Choosing which items to include in your teaching resume can take some thought and time. Make sure you don’t rush this vital process. It sets the stage for your entire job search.
Your resume to apply for teaching positions is usually one or two pieces of paper representing you in your absence. This document’s importance makes it vital that the words you include in your resume showcase your value.
Learn What to Include in a Teaching Resume
Think of your teaching resume as more like an outline that includes your relevant areas of expertise, concise work experience, teaching skills, and accomplishments to back up your relevant core competencies. It isn’t a full autobiography.
It gives the reader a quick, general idea of who you are, leaving out what is unimportant and letting you fill in your teacher job interview details.
Below are critical resume sections and information that all winning teaching resumes should include.
- Your teaching resume should list your data: Your full name, city, state or province, phone number(s), and email address.
- You need to have a resume summary or profile to introduce who you are as an education professional. This resume section will help the reader know what type of work you wish to secure and summarize qualifications. Make sure you can back up and explain everything you state in a resume profile.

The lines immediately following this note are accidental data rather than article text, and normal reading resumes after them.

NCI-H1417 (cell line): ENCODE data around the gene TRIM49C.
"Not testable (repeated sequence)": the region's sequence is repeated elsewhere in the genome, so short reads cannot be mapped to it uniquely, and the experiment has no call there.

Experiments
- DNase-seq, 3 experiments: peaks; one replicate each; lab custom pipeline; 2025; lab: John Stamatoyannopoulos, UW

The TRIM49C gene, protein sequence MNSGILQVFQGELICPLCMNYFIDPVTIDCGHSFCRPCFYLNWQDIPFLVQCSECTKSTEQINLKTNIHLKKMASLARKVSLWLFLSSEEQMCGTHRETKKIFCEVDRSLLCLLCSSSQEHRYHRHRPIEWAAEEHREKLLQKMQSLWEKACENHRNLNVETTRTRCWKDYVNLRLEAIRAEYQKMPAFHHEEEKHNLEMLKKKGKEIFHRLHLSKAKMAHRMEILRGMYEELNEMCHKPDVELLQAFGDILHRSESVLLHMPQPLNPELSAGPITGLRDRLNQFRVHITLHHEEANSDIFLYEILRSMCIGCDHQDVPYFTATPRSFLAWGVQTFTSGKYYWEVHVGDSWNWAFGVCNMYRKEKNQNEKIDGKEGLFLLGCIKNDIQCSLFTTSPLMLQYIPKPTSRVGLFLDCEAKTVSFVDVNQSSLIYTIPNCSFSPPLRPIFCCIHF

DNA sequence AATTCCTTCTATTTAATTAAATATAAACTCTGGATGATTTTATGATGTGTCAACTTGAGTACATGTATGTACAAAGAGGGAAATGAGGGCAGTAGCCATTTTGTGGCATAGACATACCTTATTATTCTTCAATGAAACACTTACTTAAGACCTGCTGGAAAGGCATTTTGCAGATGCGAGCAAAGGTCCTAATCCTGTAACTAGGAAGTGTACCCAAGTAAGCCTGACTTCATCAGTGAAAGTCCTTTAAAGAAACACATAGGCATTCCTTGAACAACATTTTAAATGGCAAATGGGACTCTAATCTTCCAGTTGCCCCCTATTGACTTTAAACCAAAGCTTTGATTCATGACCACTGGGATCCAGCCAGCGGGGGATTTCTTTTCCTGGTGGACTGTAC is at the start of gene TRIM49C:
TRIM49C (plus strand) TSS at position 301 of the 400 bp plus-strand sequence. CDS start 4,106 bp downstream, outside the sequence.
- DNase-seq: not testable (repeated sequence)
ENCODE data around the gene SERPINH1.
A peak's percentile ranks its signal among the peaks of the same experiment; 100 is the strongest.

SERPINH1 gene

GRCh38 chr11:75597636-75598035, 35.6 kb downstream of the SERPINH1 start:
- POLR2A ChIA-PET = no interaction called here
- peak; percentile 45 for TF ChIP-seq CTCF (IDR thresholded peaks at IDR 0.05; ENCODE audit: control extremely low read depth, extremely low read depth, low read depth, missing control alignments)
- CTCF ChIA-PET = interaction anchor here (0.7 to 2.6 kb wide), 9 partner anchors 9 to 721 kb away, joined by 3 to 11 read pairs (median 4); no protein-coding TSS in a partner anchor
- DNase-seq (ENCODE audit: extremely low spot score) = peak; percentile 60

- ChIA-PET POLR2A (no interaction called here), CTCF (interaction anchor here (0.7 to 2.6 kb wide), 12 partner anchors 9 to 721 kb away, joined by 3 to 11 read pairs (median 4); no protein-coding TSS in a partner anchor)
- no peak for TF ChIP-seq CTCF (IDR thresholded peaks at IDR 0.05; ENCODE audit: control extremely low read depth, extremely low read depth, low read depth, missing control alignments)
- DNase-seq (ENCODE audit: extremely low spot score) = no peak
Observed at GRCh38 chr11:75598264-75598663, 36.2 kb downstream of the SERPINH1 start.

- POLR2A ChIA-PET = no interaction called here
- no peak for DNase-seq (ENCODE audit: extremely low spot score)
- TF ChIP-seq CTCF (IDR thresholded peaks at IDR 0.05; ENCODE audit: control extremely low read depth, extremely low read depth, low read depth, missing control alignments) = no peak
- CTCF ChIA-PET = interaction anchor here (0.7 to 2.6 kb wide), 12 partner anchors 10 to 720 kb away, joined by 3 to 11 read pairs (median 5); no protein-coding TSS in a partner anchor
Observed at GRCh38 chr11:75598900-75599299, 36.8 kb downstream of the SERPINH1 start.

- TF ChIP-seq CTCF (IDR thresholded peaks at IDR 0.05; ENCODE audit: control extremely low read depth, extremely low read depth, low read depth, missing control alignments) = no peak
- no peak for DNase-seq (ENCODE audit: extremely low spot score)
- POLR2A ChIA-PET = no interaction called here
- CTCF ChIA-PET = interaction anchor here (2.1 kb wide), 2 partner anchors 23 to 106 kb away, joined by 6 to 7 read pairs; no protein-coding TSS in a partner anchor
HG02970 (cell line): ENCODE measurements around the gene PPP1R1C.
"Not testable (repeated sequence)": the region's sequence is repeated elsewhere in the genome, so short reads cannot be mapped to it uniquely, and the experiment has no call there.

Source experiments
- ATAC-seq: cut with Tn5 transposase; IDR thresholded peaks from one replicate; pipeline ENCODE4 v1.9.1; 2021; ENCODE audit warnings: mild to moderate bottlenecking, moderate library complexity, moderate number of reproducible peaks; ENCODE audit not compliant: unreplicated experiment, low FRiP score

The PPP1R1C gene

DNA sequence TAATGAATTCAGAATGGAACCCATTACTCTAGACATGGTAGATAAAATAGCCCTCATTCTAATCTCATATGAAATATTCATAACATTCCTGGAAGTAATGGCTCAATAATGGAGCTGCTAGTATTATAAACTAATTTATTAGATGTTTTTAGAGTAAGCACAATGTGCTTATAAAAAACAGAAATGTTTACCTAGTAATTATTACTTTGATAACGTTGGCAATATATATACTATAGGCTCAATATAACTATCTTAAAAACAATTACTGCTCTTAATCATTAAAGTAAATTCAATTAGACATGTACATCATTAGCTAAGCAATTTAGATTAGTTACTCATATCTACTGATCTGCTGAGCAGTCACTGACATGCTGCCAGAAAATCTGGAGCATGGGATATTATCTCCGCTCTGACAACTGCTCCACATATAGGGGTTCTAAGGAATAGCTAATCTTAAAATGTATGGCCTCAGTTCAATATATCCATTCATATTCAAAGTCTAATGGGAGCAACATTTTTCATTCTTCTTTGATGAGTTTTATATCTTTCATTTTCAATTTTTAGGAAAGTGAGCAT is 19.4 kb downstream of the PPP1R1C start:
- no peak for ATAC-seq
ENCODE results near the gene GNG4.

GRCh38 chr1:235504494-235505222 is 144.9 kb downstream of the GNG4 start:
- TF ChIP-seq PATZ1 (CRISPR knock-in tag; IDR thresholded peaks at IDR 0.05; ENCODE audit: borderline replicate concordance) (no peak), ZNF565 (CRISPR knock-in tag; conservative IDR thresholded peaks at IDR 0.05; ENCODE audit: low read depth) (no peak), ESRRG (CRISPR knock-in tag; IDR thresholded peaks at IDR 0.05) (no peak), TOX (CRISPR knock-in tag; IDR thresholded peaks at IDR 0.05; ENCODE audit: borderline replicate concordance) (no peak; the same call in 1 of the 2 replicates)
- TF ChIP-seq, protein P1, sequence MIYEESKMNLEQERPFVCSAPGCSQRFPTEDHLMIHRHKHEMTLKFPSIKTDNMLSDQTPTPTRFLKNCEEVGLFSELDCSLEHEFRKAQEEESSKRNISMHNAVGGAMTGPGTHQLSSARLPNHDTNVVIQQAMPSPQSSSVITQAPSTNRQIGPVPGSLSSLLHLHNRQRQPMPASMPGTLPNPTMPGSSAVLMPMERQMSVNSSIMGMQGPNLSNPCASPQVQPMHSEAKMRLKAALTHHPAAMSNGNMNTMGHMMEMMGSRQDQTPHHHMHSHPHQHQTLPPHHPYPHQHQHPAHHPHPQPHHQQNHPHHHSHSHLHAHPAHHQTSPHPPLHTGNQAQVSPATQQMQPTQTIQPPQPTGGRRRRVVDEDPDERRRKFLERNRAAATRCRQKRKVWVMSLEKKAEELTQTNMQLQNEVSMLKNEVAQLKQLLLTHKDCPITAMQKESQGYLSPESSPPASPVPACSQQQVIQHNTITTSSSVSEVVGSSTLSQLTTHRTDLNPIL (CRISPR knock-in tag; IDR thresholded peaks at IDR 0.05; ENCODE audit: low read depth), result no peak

- A list of your unique skills as they specifically relate to the position you are seeking will help you grab the attention of employers. Using the right keywords in this section is vital to get past the applicant tracking systems.
- When listing your education, list them in reverse chronological order and provide all the information about the school, degree, and years completed. Also include all awards, diplomas, and degrees received.
- Work history is usually listed with the most recent experience first, although there are exceptions. Include the school name, city, and state, as well as the dates of employment. The teaching resume format you use will determine any other information you include.
- Any additional information you have, such as seminars taken, languages you can speak and write, professional organizations, volunteer work. These sections are good indicators of other values you can offer. Don’t go overboard with adding outdated details. Make sure this extra information is still relevant to the position you are seeking.
Other items to include in a teaching resume
Thinking of things you’d like to showcase but don’t fall into one of the categories below? No problem! A professional portfolio is an excellent additional accessory to bring with you to your interview.
In the teaching portfolio, you can include details that aren’t appropriate for a teaching resume. The collection could consist of award certificates, thank-you notes from parents and students, philosophy statements, and sample lesson plans.
Additionally, a cover letter is an excellent place to explain situations where you had a chance to shine. Go more in-depth about the attributes that make you an ideal candidate by telling a brief story in your cover letter. Keep your cover letter to under one page, and demonstrate a skill or trait you had to utilize to solve a problem.
The cover letter is also a perfect place to explain any gaps in your employment history or go into more detail about a particular project.
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